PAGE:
November 9th, 2005
The summary of the post is that:
1. Digg users do not click ads
2. Digg users do not use Alexa
3. Digg traffic does not generate new users, comments, or posts.
4. Every site on the front page gets flamed in the comments.
5. The digg effect brings in a moderate amount of traffic and uses a lot of bandwidth.
6. Digg users are more polite than slashdot visitors.
7. The digg effect is much less on a weekend.
8. The best digg post regarding a topic is not always the one that reaches the front page.
9. Digg may or may not have positive effects on your google pagerank.
10. After a site is highlighted on the Digg front page, it will start showing up in the other social bookmarking systems soon.
What surprised me is how similar this is to traffic that I've received from tech.memeorandum.com. Having had days when I've had four or five posts in memeorandum I'd certainly agree with points 1 - 3, and 7. I'll also add that even having a number of featured links in memeorandum doesn't have a huge impact on site traffic, in fact it's quite negligible. I had a page linked to from Slashdot a while back and that resulted in a huge increase in traffic and bandwidth use but nothing else - it dropped off and faded leaving nothing but a spike in traffic for that day and a little the next.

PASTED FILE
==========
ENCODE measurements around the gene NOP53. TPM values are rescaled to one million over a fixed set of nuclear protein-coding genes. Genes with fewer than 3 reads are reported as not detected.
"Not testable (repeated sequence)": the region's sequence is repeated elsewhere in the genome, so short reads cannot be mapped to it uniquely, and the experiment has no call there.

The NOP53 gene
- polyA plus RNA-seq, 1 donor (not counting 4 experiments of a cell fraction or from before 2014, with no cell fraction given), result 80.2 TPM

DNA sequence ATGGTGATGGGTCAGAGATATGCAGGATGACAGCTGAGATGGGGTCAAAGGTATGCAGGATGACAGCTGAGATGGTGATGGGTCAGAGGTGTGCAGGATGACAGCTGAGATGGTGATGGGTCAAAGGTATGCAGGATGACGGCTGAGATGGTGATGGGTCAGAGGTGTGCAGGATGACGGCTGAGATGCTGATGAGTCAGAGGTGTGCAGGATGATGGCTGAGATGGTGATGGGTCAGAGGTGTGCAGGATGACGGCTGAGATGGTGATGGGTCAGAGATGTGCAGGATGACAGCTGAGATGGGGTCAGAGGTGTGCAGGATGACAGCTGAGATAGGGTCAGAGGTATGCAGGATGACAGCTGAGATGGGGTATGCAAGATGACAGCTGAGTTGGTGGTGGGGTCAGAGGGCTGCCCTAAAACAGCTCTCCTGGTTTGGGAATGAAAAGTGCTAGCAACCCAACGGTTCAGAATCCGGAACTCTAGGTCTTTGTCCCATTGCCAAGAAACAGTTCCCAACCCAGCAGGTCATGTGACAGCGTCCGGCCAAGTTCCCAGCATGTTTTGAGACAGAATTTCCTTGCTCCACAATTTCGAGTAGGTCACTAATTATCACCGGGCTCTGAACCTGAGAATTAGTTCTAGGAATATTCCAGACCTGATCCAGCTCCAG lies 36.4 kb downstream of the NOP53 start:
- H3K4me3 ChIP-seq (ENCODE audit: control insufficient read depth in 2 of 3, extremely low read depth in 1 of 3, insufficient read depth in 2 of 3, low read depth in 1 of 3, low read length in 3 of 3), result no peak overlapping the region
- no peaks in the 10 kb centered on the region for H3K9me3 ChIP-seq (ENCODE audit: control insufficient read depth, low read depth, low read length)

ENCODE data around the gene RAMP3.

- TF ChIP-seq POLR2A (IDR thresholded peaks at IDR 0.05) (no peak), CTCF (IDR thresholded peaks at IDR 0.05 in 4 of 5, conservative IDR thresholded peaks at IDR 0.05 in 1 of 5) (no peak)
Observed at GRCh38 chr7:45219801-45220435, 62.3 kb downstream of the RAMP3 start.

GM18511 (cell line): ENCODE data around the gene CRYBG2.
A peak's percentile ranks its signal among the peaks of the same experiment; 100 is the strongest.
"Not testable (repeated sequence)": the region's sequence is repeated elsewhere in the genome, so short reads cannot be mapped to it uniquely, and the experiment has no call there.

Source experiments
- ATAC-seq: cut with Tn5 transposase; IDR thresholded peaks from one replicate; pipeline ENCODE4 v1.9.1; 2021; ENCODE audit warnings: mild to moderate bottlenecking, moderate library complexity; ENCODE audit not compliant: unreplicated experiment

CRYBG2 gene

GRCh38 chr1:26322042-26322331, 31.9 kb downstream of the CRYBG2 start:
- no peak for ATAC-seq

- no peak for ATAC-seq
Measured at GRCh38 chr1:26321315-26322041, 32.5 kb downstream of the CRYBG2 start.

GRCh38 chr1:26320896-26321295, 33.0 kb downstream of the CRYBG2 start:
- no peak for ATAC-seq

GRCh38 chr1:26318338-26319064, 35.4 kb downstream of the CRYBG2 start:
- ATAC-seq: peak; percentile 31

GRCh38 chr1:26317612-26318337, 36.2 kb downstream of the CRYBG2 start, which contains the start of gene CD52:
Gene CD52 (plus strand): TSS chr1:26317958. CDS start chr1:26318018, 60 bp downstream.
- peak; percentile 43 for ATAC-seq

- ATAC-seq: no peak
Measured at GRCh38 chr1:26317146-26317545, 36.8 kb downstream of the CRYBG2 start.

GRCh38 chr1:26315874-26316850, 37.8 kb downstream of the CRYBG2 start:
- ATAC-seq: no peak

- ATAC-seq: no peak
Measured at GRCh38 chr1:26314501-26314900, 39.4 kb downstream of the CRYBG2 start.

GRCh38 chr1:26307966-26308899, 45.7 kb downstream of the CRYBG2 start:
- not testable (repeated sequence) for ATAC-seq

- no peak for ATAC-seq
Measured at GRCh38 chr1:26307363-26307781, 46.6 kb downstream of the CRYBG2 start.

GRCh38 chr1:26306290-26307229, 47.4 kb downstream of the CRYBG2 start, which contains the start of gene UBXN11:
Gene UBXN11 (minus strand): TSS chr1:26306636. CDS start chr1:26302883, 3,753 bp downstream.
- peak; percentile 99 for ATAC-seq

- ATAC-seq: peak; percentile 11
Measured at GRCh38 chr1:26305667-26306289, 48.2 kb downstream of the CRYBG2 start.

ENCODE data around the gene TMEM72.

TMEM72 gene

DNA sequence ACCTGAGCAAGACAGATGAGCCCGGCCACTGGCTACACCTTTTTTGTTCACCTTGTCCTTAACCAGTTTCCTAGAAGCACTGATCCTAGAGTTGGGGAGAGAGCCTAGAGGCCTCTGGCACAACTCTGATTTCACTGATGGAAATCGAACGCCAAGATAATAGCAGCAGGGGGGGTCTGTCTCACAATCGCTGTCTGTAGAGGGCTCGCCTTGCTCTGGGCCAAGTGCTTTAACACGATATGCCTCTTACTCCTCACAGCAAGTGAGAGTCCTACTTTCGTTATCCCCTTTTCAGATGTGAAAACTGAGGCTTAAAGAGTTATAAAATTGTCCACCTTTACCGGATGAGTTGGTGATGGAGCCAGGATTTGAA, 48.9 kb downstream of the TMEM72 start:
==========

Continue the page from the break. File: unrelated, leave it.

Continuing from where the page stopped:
The bottom line of what I'm saying is that I know from reading and talking to people that there are a lot of people desperate to get Slashdotted, featured on Digg or get into memeorandum but the overall effect adds up to little more than a greater increase in bandwidth for those days and any revenue you generate stays the same. Rather than obsess with high-volume traffic it's better to generate traffic from people actually interested in what your site is about and what you have to say, that way you generate loyal readership that come back regularly.
Hmm, it seems that people are so desperate to get into memeorandum that they game the system. This is another example of why such systems don't work and it's better to concentrate on building a site rather than trying to get into a specific listing. This proves that as soon as something like memeorandum becomes mainstream spammers will target it mercilessly.
This entry was posted on Wednesday, November 9th, 2005 at 13:12 and is filed under PC Doctor's Thoughts. You can follow any responses to this entry through the RSS 2.0 feed. Responses are currently closed, but you can trackback from your own site.